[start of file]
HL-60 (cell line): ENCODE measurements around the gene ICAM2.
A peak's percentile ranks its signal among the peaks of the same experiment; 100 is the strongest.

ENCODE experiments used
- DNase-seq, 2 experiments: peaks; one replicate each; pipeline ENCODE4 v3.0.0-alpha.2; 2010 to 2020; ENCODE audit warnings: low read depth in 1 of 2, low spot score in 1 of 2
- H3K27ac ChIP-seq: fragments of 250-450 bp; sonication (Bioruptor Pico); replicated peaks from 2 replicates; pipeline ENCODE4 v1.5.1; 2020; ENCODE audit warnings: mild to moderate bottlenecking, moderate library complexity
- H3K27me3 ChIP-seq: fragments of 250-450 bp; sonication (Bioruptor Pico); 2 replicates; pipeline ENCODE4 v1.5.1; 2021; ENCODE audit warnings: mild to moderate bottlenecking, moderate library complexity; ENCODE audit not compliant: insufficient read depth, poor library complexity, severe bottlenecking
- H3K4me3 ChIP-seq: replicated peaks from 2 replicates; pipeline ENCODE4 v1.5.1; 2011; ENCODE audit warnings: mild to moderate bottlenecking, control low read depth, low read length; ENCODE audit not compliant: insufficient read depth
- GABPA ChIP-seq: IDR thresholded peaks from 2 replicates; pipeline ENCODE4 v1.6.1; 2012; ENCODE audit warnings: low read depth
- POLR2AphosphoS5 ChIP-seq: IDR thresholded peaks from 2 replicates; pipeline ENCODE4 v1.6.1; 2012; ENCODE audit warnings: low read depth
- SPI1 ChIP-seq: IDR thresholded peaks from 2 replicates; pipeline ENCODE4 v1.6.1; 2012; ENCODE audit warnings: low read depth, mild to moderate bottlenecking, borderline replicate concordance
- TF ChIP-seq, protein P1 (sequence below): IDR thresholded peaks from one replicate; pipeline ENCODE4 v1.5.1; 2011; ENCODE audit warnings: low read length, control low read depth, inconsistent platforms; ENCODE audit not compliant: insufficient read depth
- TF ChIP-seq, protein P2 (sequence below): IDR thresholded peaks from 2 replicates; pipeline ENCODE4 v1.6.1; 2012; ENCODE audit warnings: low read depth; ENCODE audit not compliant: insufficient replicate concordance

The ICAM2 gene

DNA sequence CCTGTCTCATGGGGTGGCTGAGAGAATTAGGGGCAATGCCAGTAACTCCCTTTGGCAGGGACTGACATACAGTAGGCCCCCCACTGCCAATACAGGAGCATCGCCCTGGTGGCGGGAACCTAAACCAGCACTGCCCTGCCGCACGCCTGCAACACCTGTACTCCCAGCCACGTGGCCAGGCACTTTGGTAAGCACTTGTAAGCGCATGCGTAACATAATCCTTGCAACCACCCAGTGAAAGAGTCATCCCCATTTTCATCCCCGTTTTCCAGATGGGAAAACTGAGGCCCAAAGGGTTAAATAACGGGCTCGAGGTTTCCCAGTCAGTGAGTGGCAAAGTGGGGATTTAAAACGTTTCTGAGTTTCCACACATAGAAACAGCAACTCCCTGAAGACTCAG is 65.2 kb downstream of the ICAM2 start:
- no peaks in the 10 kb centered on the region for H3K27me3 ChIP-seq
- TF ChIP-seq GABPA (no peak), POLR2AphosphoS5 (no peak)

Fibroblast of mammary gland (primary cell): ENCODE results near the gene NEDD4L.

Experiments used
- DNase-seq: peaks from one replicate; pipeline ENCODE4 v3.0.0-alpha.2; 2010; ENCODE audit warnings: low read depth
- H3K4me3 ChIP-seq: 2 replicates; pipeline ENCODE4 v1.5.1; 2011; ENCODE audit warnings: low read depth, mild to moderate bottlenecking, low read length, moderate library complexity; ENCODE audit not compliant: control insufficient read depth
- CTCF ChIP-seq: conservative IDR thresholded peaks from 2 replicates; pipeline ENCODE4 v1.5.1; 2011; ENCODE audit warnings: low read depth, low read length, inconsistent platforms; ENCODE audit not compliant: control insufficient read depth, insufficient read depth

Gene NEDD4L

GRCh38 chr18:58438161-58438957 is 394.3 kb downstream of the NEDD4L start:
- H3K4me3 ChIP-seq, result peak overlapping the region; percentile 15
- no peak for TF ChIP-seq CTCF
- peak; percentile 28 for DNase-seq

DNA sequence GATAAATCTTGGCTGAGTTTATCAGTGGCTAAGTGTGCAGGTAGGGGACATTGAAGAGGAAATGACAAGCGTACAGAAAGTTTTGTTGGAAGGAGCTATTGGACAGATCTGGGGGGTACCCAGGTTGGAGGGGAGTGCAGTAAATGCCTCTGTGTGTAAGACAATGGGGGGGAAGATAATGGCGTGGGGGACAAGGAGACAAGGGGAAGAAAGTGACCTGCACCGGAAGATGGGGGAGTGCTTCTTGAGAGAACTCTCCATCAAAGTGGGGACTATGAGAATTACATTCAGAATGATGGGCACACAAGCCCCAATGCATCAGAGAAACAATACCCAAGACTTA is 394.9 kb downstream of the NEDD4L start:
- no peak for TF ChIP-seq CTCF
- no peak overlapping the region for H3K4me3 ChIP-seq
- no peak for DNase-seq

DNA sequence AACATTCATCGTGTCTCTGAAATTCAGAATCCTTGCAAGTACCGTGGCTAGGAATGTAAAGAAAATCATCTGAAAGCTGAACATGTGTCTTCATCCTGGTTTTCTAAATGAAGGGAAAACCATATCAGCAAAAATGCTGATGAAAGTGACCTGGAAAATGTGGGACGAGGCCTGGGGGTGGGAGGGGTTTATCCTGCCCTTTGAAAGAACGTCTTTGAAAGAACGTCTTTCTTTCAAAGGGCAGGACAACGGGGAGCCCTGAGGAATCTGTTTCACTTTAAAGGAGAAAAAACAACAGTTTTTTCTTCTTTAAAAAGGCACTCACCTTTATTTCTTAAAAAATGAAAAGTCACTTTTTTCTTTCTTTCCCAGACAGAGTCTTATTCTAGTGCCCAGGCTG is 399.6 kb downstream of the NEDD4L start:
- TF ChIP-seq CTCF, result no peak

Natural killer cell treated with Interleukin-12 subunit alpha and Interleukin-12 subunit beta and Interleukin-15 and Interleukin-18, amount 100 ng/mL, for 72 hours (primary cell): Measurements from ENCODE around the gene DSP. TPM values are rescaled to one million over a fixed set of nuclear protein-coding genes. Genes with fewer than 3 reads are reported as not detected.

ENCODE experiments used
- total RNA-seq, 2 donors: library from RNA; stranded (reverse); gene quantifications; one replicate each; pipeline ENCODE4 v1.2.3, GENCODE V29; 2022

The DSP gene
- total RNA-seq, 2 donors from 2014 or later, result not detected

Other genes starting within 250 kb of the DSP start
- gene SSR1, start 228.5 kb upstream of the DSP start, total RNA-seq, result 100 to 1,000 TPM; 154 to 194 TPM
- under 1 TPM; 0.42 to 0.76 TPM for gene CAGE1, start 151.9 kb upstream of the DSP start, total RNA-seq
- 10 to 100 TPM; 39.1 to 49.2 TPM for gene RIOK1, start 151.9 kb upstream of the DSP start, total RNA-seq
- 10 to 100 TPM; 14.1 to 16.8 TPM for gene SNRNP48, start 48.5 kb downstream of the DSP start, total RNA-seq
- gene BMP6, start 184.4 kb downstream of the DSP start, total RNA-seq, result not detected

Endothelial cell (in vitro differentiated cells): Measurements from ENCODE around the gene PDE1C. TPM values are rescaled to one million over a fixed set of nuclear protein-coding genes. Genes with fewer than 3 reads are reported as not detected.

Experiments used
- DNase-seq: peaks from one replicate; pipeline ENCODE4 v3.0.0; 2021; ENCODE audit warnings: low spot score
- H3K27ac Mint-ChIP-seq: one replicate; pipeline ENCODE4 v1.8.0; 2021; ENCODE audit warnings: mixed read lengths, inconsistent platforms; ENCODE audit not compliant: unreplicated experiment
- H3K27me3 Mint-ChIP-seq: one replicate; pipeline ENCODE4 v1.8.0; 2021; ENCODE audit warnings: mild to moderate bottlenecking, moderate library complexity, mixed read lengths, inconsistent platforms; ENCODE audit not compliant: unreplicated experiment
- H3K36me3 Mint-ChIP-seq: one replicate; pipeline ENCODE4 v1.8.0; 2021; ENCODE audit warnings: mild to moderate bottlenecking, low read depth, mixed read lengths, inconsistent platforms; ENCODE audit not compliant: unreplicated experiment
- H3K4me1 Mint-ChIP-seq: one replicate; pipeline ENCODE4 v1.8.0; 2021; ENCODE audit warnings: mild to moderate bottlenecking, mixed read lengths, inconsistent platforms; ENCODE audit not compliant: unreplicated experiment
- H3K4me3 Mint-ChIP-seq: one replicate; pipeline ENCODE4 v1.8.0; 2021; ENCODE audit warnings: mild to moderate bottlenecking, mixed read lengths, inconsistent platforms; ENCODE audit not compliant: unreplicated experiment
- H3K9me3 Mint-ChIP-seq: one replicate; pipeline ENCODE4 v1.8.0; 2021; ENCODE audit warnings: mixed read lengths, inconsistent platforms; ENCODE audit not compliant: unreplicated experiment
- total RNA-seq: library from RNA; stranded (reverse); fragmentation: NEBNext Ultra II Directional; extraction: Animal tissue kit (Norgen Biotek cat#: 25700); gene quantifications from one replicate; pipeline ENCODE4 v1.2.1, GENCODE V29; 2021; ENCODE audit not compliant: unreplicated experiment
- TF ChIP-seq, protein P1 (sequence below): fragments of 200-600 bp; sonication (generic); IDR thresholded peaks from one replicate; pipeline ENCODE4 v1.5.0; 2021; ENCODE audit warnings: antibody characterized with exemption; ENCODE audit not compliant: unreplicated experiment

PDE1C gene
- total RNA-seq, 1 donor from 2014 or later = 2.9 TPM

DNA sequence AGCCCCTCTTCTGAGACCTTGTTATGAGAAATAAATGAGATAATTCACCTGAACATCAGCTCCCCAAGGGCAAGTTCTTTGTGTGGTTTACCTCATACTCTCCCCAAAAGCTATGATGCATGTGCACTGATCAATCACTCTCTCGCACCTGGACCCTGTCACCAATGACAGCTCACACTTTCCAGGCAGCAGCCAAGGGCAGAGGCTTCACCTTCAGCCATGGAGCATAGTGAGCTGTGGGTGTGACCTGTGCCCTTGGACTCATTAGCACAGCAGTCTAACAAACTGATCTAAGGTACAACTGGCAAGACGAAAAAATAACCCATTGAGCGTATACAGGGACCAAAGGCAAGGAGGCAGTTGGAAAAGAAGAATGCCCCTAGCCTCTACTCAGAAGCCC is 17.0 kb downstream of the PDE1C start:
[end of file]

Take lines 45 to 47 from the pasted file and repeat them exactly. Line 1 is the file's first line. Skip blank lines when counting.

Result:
Experiments used
- DNase-seq: peaks from one replicate; pipeline ENCODE4 v3.0.0; 2021; ENCODE audit warnings: low spot score
- H3K27ac Mint-ChIP-seq: one replicate; pipeline ENCODE4 v1.8.0; 2021; ENCODE audit warnings: mixed read lengths, inconsistent platforms; ENCODE audit not compliant: unreplicated experiment